In statistical machine learning most of the theory is dedicated to statistical inference on samples of independent and identically distributed (i.i.d.) observations. This is known as passive learning, as the learner has no role in the collection of data. Apart from cases where all the data is already available, it is usually possible to combine data analysis and collection. when the learner can sequentially decide on sampling strategies. Active learning present significant advantages over standard data collection, sometimes with exponential speedups. And moreover it may be the only feasible solution in a changing environment, as for example when the system being observed is also required to be controlled. Active learning systems are by nature feedback systems.
On the other side, information theoretic analysis are often used to derive limit bounds on passive data collection and learning schemes. Information theory is in itself also a passive (unidirectional) theory of communication. And for years after Shannon’s fundamental contribution it has remained mostly as such. When information flows in two directions, establishing fundamental limits of information exchange becomes more challenging. In recent years though more attention has been given to the field of interactive information theory. In which one is interested in deriving such bounds on communication and information exchange in a dynamic way.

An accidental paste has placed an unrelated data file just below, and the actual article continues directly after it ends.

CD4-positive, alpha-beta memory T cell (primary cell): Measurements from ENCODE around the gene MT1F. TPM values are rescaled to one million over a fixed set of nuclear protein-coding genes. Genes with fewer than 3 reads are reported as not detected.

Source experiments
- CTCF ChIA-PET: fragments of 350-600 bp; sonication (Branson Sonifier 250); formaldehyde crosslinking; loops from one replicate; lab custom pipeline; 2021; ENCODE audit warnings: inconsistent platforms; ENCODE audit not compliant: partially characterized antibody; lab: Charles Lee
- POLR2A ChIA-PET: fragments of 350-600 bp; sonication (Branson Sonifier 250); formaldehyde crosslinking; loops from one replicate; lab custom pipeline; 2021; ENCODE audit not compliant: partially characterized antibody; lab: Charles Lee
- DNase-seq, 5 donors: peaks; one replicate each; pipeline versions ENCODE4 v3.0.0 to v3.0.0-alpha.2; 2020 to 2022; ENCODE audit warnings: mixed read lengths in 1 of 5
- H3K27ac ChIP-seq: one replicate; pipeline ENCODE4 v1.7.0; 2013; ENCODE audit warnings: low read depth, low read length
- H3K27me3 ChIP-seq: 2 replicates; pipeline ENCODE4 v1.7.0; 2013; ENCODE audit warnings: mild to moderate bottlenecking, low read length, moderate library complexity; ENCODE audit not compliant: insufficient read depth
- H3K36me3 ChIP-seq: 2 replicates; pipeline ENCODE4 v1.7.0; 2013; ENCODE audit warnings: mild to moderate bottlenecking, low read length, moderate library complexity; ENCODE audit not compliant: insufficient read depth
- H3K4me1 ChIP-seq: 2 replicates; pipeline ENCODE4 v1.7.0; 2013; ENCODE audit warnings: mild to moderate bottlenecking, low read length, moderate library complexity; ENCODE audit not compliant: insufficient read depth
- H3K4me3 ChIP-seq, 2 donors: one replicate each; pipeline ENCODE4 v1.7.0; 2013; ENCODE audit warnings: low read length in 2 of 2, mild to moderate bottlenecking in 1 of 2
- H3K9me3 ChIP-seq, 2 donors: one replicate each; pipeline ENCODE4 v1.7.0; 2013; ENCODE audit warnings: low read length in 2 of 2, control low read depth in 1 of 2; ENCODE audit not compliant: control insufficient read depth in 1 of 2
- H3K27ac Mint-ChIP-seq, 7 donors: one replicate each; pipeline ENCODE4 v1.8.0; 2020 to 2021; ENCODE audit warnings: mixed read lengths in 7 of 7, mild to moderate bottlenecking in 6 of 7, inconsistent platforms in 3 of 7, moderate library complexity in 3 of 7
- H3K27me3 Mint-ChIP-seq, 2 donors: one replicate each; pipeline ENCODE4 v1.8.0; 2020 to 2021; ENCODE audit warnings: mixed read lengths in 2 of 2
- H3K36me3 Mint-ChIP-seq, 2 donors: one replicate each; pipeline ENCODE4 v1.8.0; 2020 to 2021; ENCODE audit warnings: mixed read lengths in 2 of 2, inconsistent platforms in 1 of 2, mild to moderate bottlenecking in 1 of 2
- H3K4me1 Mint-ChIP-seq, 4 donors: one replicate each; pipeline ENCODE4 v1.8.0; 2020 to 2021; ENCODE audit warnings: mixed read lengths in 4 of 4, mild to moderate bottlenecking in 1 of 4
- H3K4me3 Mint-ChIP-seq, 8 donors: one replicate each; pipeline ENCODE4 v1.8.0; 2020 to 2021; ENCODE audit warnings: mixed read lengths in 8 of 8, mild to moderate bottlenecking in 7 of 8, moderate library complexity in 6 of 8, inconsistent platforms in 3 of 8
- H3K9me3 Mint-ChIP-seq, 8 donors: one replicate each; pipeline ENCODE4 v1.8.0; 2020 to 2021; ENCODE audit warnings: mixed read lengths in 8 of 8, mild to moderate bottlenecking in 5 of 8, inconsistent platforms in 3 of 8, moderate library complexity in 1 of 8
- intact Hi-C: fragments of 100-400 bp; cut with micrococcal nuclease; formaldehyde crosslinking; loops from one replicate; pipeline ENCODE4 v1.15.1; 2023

It is hence easily seen that the methods of interactive information theory shall be of use in ranking efficiently the performance of active learning schemes. In which information flows in both directions and moreover there is the presence of feedback loops, which allows for memory and correlation in the composed system data plus learner. This shall be of great value in the development of a information theoretic analysis for comparison of dynamic learning schemes and clearly for optimization of such methods.
How Good is an Optimal Decision?
In statistical decision theory the task in hypothesis testing problem consists in based on acquired data to decide which is the most suitable statistical hypothesis which underlies the measured data. In a binary setting one is discriminating between only two statistical hypotheses. Which are usually probabilistic models. Attached to every observation of the system followed by a decision there is an error probability of rejecting the true hypothesis or accepting the false one.
In a symmetric framework, both errors are treated equally, this is known as the Bayesian setting. If furthermore the observation process can be indefinitely repeated and moreover under the assumptions that upon every observation the data is identically distributed and there is no correlation on successive observations, it is known that for the optimal decision tests the error probability vanishes exponentially fast with the number of trials. Since the pioneering work of Chernoff, it is known moreover that the asymptotic decay exponent is uniquely defined by the two statistical hypothesis being tested in this case. This result is known as the Chernoff bound.